The St. Louis Entrepreneurs Who Opened in the Pandemic

David Boykin and his wife Christine turned pandemic boredom into their new business: Frenchtown Records, Antiques & More.
David Boykin and his wife Christine turned pandemic boredom into their new business: Frenchtown Records, Antiques & More. PHUONG BUI

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The Webster Groves home of Betty’s Books has graphic books and fun spaces for readers of all levels and interests. - MADYSON DIXON
MADYSON DIXON
The Webster Groves home of Betty’s Books has graphic books and fun spaces for readers of all levels and interests.

Sitting at home during the pandemic with her kids running around her, Betty Bayer found herself considering her plans for the future. She had been a librarian for years, but the idea of opening a bookstore had always been in the back of her mind.

"This [the pandemic] made me prioritize my goals and see what's most important to me," Bayer says.

With unexpected free time on her hands, she decided to take a class from the American Booksellers Association geared toward opening a store. Bayer says the class helped change what had been a longtime dream into a reality. Soon, she was figuring out concrete steps, securing a space at the edge of the Old Orchard section of Webster Groves and ordering her first shipments of books. Her concept was focused on creating a family-friendly space with a specialty in graphic books for readers of all levels and interests.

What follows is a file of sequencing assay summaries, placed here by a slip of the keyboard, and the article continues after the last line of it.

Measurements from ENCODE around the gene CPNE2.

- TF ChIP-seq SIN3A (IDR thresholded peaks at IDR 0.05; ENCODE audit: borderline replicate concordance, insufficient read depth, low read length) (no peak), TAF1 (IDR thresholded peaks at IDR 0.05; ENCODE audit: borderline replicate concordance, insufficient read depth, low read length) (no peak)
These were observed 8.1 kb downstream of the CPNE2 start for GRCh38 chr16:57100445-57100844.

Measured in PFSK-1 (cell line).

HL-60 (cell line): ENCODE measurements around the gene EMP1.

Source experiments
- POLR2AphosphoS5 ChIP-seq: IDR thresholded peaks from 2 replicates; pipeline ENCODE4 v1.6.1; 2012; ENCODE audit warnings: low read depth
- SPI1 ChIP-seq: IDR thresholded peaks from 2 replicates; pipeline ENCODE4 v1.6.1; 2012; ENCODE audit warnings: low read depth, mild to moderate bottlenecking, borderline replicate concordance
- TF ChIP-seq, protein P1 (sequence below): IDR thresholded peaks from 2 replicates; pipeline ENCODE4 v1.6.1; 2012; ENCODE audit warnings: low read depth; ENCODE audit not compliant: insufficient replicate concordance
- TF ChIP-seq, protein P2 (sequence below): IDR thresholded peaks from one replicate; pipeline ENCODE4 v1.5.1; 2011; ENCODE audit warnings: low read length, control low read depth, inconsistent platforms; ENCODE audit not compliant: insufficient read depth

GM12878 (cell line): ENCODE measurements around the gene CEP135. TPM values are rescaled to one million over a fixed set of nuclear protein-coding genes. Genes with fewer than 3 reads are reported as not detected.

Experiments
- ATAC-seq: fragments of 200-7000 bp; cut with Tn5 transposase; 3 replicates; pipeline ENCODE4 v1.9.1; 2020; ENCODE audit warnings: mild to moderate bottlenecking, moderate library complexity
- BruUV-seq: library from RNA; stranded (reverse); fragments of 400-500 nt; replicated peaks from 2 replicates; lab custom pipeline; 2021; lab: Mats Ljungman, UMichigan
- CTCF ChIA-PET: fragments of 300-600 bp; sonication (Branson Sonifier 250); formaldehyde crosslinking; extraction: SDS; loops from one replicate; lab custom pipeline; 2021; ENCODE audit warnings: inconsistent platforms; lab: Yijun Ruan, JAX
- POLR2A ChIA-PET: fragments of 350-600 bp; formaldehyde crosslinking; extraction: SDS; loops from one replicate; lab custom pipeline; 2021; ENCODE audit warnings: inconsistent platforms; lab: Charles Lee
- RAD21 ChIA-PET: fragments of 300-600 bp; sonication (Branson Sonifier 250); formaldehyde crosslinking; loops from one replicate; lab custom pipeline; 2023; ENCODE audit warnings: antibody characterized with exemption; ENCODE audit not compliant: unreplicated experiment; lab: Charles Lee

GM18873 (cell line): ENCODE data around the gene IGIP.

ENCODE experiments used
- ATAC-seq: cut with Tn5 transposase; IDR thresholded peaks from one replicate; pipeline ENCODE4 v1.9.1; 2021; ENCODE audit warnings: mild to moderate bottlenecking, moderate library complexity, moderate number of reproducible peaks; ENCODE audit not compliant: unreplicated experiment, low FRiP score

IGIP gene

Betty's Books opened on October 23. Despite the ongoing limitations of the pandemic, the first weekend was such a success that Bayer had to replenish her stock. She says she caught people in the shopping mood that hit a sweet spot before Halloween and with Christmas gift buying in the not-too-distant future. The store sits in stylish digs at 10 Summit Avenue, a mix of dark walls and white shelves filled with the brightly colored covers of classic comics, newly released series and fan-favorite graphic novels. In a corner, kids will find a fort-like reading nook with an open wooden roof below neon storm clouds.

Betty's has already begun to host artist appearances (St. Louis' own Lauren Marx was a recent guest), and Bayer has plans for expanded events in the future. Her shop has a section selling the work of local creators, helping others in the area chase their dreams, too.

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